It is prudent that the United States remain a party to the Paris agreement to ensure a level playing field, so that global energy markets remain as
free and competitive as possible.
Joining Exxon are BP and Royal Dutch Shell. Chevron is more circumspect indicating it will withhold judgement until it better understands the impact of a yes on the administration’s domestic policies and programs. The American Petroleum Institute, has taken no formal position.
Natural gas is playing a prominent role in carbon reduction efforts around the world. Their support for Paris is not particularly surprising, therefore. Cheniere and other natural gas suppliers also see staying seated at the table as a useful instrument for fostering demand for America’s energy resources…
A bit quizzical is the willingness of Cloud Peak Energy Inc. and Peabody Energy Corp. to publicly favor the Agreement. Coal companies are of a mind that support for Paris increases the likelihood the federal government will be more willing to invest in carbon capture research and demonstration.
They may be right. Although the argument for further development of capture systems can stand on its own with the administration. In any event the world needs to figure out how to capture and keep carbon before it is emitted into the atmosphere; there are significant business opportunities to be had should it achieve commercial viability.
Endorsement of the Paris agreement by oil, gas and coal companies is a gesture. If you’re confident the Trump administration isn’t really going to do anything other than continue a carbon-as-usual policy, what the hey? Why not be gracious?
Myron Ebell of the Competitive Enterprise Institute actually has an answer to that:
Big corporations and Wall Street did not elect President Trump and are out of touch with the economic realities that face people who work in resource and energy-intensive industries.
The Heritage Foundation, the Texas Public Policy Foundation and the usual stage right cast all agree. Bloomberg quoted Mike McKenna, a Republican energy lobbyist, putting it this way: This is a campaign promise — a specific promise the president made repeatedly. He’s not just going to be able to walk away from it.
These folks have a lot of skin the game. I certainly don’t blame them for expecting The Big Guy to make good on his promises. Trump may be made of Teflon—other Republicans aren’t.
A few weeks ago there were reports of Pruitt being targeted as a turncoat for having advised the president not to order him to revoke the endangerment finding outright. I’d commented at the time that Pruitt was right—as a matter of legal strategy—to recommend what he did. It was a much sounder way to begin to kick out the struts holding up the Clean Power Plan.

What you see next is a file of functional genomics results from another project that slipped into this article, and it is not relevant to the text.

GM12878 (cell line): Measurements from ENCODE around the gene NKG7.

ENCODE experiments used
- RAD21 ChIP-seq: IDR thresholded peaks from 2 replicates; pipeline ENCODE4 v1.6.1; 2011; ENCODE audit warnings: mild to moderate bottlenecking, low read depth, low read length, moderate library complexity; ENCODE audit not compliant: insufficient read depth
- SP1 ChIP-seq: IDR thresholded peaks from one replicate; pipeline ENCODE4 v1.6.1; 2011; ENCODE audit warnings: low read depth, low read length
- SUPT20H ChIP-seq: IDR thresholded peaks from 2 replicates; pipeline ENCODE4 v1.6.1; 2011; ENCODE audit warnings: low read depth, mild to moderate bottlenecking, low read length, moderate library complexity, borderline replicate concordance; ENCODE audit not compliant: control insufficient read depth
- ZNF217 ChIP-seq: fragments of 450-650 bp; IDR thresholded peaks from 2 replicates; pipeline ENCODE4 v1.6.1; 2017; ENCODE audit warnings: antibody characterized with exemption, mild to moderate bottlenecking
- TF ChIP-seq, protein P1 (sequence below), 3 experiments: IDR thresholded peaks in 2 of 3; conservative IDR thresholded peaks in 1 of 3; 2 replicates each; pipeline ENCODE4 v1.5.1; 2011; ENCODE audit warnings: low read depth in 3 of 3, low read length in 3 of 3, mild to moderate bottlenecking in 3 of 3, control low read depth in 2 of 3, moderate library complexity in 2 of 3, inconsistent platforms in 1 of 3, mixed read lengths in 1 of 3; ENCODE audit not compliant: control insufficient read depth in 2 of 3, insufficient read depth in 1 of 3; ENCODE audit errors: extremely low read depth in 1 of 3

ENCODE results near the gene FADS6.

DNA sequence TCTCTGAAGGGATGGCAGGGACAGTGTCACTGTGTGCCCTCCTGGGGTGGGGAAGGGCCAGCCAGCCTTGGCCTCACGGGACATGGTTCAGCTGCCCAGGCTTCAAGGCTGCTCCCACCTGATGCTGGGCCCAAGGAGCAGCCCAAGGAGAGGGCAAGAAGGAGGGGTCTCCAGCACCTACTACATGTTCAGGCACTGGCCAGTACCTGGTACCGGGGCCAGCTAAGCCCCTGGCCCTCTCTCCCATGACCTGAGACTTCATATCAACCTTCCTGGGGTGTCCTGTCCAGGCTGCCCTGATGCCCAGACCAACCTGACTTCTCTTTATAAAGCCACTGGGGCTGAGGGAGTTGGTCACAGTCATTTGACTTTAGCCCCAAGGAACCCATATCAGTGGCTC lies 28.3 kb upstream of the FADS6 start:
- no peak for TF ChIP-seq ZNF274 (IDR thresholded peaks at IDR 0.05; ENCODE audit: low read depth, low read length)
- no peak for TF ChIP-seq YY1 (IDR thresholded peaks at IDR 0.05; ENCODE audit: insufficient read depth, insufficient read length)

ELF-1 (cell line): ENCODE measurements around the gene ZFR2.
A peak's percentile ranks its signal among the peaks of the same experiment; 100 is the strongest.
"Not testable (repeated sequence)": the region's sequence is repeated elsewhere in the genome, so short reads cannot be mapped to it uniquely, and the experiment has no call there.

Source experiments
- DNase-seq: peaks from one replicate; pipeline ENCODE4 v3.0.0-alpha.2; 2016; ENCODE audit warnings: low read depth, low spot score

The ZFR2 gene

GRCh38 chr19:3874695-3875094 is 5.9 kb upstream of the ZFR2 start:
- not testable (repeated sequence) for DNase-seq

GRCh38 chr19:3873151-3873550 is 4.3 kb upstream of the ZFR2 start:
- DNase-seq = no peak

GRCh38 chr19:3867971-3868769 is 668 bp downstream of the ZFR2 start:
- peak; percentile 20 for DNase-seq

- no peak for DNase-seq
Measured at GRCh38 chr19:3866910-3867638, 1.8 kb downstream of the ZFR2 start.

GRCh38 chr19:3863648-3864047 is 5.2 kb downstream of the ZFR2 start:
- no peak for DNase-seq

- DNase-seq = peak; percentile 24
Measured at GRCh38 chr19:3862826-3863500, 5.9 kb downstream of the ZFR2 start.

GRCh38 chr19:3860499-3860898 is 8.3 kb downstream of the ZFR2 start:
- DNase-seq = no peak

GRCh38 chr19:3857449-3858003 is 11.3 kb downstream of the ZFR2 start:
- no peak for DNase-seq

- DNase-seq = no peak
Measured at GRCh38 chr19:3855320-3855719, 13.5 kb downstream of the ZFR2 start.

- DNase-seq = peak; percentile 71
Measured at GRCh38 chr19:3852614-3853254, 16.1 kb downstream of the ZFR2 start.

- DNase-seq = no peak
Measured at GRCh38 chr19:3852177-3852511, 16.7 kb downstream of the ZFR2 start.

The attack seemed disingenuous. Pruitt is more than just another denier; as the Oklahoma Attorney General, he led the charge against Obama’s environmental efforts over a dozen times. Why attack the poster boy of deniers?
The answer now is obvious. Pruitt was the crash dummy used by the deniers to send Trump a message.
Two recent developments are being alluded to as possible mind-changers. The first is an attempt by former lead negotiators, Todd Stern and Susan Biniaz, to lower Trump’s resistance to the climate accords--suggesting it is well within his prerogative to lower the U.S. intended reduction targets.
The second a letter by 200 investors, representing more than $15 trillion of managed assets, urging G-20 governments—most especially the Trump administration—to reaffirm their commitments to combat climate change at meetings in May and July.
Whether the possibility of lowered targets and the investors’ letter will convince The Donald to commit to the Paris agreement or not, it will be used by the Kushners, Tillerson, Cohn and others to support their recommendation.
Bottom line, Trump is going to be far better off with his core supporters, if he pushes back from the table. Politically he has more to gain by leaving than staying, at least in terms of appealing to his core supporters.
Climate defenders won’t believe him if he relents. Conservatives won’t forgive him if he does.
Staying is the hollowest of gestures, as long Trump continues to dismantle the regulatory and programmatic means for the federal government to combat climate change. Remaining at the table is outright hypocrisy.
Worst of all it will slow down other nations, which for deniers is victory. A recent G-7 meeting was a glimpse into the future. Six of the seven nations were ready to do something positive and Secretary Perry said sorry guys, we’re still thinking about it.
What the hell’s there to think about? Trump’s denial is as clear as his executive orders.
The recent decision to delay a decision post the G-7 meeting in Sicily is not a hopeful sign. There is every reason in the world to announce the decision to stay prior to the May 25-26. Trump loves kudos.
There is also every reason to postpone announcing the decision to recant after the G-7 meeting. The Donald dislikes being dissed.
It is truly a shame that leadership—business leadership—may well fall to China and India because they are ready to fill the void created by the U.S. pulling back efforts. U.S. companies will still participate in the market.
Who knows, maybe that will be what ultimately convinces Trump to change his mind. Whether he can convince enough Republicans in the Congress and elsewhere is a question for another day.
Joel B. Stronberg
Joel Stronberg, Esq., of The JBS Group is a veteran clean energy policy analyst with over 30 years’ experience, based in Washington, DC.